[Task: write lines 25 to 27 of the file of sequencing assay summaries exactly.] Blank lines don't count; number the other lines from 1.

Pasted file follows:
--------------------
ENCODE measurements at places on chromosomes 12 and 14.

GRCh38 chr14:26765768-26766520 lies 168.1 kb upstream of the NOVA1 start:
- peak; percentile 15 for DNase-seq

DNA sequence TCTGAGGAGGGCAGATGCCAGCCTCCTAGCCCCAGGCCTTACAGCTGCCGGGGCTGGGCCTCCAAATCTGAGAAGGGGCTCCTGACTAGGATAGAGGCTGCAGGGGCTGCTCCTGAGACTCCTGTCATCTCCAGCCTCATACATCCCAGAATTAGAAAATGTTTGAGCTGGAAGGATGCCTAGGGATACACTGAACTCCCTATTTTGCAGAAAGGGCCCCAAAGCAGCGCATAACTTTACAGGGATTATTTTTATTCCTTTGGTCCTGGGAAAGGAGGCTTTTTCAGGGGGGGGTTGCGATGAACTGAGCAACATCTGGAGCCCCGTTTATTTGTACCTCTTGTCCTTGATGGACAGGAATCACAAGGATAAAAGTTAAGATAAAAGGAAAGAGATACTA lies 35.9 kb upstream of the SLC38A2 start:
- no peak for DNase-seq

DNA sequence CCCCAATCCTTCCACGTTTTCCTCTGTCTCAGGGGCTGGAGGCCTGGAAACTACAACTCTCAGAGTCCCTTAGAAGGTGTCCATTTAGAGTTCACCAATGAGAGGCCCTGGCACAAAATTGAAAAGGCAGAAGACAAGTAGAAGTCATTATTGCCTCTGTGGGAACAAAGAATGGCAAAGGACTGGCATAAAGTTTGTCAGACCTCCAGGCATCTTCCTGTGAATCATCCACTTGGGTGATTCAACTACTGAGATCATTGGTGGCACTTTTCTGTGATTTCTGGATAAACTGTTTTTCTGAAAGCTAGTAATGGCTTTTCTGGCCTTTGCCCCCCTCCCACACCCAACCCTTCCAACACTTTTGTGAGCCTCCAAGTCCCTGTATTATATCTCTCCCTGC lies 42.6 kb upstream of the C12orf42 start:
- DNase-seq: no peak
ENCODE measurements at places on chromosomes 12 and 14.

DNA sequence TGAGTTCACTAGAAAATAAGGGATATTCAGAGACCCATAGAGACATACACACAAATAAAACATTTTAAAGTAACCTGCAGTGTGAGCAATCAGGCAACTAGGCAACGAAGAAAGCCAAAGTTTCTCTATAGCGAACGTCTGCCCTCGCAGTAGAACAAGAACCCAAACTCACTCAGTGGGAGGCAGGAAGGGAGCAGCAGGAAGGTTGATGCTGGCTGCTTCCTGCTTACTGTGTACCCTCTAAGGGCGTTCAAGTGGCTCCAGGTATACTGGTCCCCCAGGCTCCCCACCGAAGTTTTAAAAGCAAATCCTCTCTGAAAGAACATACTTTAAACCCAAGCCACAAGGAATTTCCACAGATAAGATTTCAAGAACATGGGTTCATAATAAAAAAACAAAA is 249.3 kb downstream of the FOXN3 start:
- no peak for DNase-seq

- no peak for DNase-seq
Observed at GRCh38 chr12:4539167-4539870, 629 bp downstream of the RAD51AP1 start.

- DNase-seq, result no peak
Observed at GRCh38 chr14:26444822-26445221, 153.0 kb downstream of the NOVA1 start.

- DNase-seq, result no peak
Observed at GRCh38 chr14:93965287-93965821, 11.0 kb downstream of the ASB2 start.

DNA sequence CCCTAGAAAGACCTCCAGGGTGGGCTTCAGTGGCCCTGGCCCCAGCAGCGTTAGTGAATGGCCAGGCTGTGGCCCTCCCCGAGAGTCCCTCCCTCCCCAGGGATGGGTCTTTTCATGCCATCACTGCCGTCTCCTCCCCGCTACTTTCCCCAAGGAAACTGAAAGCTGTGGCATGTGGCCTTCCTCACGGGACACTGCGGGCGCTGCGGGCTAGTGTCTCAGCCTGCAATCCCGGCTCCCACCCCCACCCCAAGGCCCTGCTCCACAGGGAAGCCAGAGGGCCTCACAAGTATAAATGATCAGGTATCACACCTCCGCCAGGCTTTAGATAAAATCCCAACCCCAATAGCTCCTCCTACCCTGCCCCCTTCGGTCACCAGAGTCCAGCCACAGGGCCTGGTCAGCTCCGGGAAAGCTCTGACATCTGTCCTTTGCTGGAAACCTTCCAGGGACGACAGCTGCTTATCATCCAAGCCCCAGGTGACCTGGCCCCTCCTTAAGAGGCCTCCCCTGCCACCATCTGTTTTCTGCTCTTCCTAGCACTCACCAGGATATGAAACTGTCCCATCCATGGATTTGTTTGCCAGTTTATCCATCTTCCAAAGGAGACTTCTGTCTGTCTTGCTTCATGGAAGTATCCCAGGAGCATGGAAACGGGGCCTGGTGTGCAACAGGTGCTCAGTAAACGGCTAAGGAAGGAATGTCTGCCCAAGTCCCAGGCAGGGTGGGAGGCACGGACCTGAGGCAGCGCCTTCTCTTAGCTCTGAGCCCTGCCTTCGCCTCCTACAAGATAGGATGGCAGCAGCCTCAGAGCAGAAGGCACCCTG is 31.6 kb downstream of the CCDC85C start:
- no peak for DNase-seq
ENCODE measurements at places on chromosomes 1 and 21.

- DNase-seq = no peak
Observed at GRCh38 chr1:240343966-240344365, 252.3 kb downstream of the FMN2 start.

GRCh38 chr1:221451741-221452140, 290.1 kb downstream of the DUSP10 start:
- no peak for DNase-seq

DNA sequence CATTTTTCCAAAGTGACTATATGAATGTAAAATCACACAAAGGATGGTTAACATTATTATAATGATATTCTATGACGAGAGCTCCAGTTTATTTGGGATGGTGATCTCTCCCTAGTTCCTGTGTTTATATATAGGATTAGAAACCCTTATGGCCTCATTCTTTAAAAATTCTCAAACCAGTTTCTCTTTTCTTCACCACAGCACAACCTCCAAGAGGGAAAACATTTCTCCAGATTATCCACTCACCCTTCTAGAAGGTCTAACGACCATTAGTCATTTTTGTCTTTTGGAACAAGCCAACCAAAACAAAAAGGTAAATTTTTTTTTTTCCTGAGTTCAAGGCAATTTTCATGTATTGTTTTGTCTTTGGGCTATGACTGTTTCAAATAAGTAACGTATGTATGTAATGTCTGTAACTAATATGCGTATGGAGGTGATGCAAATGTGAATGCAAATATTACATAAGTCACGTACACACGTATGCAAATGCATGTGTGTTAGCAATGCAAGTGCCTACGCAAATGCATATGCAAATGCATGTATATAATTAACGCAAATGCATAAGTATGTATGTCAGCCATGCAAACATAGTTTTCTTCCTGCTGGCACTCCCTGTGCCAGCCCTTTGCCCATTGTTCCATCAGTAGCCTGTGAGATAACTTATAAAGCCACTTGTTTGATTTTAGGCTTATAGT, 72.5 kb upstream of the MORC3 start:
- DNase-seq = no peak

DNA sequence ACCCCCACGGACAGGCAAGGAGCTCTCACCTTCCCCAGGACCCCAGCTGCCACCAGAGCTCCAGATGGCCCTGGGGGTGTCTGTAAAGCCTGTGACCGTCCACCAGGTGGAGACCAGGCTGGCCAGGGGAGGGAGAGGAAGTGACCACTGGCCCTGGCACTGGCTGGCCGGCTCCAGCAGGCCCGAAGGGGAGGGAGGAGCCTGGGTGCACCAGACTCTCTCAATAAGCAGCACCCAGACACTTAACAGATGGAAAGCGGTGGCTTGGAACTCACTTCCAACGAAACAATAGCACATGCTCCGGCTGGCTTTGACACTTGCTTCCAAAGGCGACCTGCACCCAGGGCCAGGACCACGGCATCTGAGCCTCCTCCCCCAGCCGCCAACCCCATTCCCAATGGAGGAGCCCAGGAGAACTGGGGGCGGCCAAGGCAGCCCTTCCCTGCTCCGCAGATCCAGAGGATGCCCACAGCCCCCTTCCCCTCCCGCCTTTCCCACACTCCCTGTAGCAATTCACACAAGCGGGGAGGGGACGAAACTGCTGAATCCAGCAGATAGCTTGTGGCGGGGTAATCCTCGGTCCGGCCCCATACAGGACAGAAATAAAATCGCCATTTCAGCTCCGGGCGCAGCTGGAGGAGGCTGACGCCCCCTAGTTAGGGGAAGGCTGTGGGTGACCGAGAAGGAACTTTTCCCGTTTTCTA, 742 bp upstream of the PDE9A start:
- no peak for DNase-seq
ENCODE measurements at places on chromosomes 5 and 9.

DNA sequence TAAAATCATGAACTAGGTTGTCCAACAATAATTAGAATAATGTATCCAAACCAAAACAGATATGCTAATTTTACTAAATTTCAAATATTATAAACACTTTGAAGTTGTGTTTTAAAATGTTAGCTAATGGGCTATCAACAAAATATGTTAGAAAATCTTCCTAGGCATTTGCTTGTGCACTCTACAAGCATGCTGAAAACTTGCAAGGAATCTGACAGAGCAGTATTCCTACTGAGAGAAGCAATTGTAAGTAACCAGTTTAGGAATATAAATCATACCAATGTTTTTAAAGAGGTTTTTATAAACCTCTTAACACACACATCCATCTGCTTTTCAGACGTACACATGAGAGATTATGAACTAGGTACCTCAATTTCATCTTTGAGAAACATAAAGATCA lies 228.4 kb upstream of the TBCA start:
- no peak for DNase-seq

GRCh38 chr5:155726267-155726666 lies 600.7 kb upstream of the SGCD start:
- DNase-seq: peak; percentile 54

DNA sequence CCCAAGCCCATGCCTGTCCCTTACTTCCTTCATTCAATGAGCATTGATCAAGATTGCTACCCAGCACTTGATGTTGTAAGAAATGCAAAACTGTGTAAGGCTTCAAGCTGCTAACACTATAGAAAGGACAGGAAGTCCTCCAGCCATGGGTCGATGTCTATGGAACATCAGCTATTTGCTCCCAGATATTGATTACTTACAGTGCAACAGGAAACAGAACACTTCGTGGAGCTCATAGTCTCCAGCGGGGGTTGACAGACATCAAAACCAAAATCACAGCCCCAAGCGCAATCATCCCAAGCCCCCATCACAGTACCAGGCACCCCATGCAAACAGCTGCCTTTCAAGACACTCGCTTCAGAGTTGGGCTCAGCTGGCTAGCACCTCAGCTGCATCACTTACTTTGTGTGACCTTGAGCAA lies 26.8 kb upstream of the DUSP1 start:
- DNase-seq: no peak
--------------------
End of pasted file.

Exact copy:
- DNase-seq = no peak

DNA sequence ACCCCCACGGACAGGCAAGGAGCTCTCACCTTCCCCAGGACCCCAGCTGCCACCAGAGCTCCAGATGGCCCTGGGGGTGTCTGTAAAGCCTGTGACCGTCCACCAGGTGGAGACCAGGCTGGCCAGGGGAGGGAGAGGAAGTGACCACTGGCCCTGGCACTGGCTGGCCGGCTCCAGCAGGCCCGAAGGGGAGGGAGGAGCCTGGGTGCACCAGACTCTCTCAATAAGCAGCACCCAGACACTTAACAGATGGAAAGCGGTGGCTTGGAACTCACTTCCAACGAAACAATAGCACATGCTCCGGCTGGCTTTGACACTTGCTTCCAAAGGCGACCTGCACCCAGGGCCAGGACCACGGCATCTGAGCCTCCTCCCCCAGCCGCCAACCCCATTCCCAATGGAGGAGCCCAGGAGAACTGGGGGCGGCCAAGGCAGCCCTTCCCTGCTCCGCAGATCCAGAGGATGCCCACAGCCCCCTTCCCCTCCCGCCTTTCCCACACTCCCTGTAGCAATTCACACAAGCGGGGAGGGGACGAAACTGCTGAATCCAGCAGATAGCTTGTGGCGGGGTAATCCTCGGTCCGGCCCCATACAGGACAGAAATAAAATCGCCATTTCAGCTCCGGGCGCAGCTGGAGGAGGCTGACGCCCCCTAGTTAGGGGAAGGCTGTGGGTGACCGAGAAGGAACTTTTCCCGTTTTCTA, 742 bp upstream of the PDE9A start:
- no peak for DNase-seq